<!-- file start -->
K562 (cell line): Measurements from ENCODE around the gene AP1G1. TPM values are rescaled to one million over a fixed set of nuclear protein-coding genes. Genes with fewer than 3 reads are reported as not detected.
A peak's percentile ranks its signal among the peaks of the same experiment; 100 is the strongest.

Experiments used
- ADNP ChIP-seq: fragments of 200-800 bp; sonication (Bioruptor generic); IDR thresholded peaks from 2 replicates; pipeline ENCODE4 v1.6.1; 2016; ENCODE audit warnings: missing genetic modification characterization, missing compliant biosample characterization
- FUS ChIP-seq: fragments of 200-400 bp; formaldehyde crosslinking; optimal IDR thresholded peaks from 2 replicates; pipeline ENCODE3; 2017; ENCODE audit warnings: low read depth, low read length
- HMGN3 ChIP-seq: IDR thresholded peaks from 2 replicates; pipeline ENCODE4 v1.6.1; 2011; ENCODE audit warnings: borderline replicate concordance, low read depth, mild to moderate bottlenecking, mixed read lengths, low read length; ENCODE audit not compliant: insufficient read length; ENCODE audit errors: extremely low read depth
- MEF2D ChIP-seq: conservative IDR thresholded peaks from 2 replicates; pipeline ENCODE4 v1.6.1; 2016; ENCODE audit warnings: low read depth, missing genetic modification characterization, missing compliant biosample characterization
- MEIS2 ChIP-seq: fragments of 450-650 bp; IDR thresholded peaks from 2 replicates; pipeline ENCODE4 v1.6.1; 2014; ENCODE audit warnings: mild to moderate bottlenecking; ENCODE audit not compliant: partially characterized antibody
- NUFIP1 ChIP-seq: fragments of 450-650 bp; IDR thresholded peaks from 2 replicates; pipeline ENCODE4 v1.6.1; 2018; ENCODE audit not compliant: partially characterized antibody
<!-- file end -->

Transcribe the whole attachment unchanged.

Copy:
K562 (cell line): Measurements from ENCODE around the gene AP1G1. TPM values are rescaled to one million over a fixed set of nuclear protein-coding genes. Genes with fewer than 3 reads are reported as not detected.
A peak's percentile ranks its signal among the peaks of the same experiment; 100 is the strongest.

Experiments used
- ADNP ChIP-seq: fragments of 200-800 bp; sonication (Bioruptor generic); IDR thresholded peaks from 2 replicates; pipeline ENCODE4 v1.6.1; 2016; ENCODE audit warnings: missing genetic modification characterization, missing compliant biosample characterization
- FUS ChIP-seq: fragments of 200-400 bp; formaldehyde crosslinking; optimal IDR thresholded peaks from 2 replicates; pipeline ENCODE3; 2017; ENCODE audit warnings: low read depth, low read length
- HMGN3 ChIP-seq: IDR thresholded peaks from 2 replicates; pipeline ENCODE4 v1.6.1; 2011; ENCODE audit warnings: borderline replicate concordance, low read depth, mild to moderate bottlenecking, mixed read lengths, low read length; ENCODE audit not compliant: insufficient read length; ENCODE audit errors: extremely low read depth
- MEF2D ChIP-seq: conservative IDR thresholded peaks from 2 replicates; pipeline ENCODE4 v1.6.1; 2016; ENCODE audit warnings: low read depth, missing genetic modification characterization, missing compliant biosample characterization
- MEIS2 ChIP-seq: fragments of 450-650 bp; IDR thresholded peaks from 2 replicates; pipeline ENCODE4 v1.6.1; 2014; ENCODE audit warnings: mild to moderate bottlenecking; ENCODE audit not compliant: partially characterized antibody
- NUFIP1 ChIP-seq: fragments of 450-650 bp; IDR thresholded peaks from 2 replicates; pipeline ENCODE4 v1.6.1; 2018; ENCODE audit not compliant: partially characterized antibody